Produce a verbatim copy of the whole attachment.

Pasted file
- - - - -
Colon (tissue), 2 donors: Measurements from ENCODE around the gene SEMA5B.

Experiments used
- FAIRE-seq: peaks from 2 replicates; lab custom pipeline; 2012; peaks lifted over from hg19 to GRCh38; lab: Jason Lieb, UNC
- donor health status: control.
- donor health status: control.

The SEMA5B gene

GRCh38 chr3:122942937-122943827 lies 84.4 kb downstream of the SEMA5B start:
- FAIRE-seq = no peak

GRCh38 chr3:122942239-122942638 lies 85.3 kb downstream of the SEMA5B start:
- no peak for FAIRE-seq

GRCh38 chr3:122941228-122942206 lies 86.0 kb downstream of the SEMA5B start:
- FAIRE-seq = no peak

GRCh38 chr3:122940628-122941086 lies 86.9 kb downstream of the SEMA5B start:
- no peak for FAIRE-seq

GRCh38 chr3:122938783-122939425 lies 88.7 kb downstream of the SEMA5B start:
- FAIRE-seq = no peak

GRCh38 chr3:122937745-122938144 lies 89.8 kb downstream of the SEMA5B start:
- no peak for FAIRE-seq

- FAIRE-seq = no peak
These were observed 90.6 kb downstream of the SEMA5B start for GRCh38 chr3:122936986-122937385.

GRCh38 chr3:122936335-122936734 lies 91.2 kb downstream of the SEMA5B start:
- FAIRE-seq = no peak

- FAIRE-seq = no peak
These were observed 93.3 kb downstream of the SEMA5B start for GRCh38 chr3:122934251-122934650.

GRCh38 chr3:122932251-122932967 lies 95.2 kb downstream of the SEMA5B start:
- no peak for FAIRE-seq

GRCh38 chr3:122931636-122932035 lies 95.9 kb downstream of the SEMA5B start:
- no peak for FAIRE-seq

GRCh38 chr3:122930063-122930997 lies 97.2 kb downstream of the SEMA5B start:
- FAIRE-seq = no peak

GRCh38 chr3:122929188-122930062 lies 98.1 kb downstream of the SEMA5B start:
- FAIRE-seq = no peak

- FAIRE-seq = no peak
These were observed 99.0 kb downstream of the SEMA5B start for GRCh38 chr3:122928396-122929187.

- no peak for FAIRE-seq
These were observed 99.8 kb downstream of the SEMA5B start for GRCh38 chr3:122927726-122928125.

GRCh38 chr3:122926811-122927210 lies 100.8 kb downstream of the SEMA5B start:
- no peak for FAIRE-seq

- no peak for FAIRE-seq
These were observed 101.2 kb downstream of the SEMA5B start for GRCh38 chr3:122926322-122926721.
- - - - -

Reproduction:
Colon (tissue), 2 donors: Measurements from ENCODE around the gene SEMA5B.

Experiments used
- FAIRE-seq: peaks from 2 replicates; lab custom pipeline; 2012; peaks lifted over from hg19 to GRCh38; lab: Jason Lieb, UNC
- donor health status: control.
- donor health status: control.

The SEMA5B gene

GRCh38 chr3:122942937-122943827 lies 84.4 kb downstream of the SEMA5B start:
- FAIRE-seq = no peak

GRCh38 chr3:122942239-122942638 lies 85.3 kb downstream of the SEMA5B start:
- no peak for FAIRE-seq

GRCh38 chr3:122941228-122942206 lies 86.0 kb downstream of the SEMA5B start:
- FAIRE-seq = no peak

GRCh38 chr3:122940628-122941086 lies 86.9 kb downstream of the SEMA5B start:
- no peak for FAIRE-seq

GRCh38 chr3:122938783-122939425 lies 88.7 kb downstream of the SEMA5B start:
- FAIRE-seq = no peak

GRCh38 chr3:122937745-122938144 lies 89.8 kb downstream of the SEMA5B start:
- no peak for FAIRE-seq

- FAIRE-seq = no peak
These were observed 90.6 kb downstream of the SEMA5B start for GRCh38 chr3:122936986-122937385.

GRCh38 chr3:122936335-122936734 lies 91.2 kb downstream of the SEMA5B start:
- FAIRE-seq = no peak

- FAIRE-seq = no peak
These were observed 93.3 kb downstream of the SEMA5B start for GRCh38 chr3:122934251-122934650.

GRCh38 chr3:122932251-122932967 lies 95.2 kb downstream of the SEMA5B start:
- no peak for FAIRE-seq

GRCh38 chr3:122931636-122932035 lies 95.9 kb downstream of the SEMA5B start:
- no peak for FAIRE-seq

GRCh38 chr3:122930063-122930997 lies 97.2 kb downstream of the SEMA5B start:
- FAIRE-seq = no peak

GRCh38 chr3:122929188-122930062 lies 98.1 kb downstream of the SEMA5B start:
- FAIRE-seq = no peak

- FAIRE-seq = no peak
These were observed 99.0 kb downstream of the SEMA5B start for GRCh38 chr3:122928396-122929187.

- no peak for FAIRE-seq
These were observed 99.8 kb downstream of the SEMA5B start for GRCh38 chr3:122927726-122928125.

GRCh38 chr3:122926811-122927210 lies 100.8 kb downstream of the SEMA5B start:
- no peak for FAIRE-seq

- no peak for FAIRE-seq
These were observed 101.2 kb downstream of the SEMA5B start for GRCh38 chr3:122926322-122926721.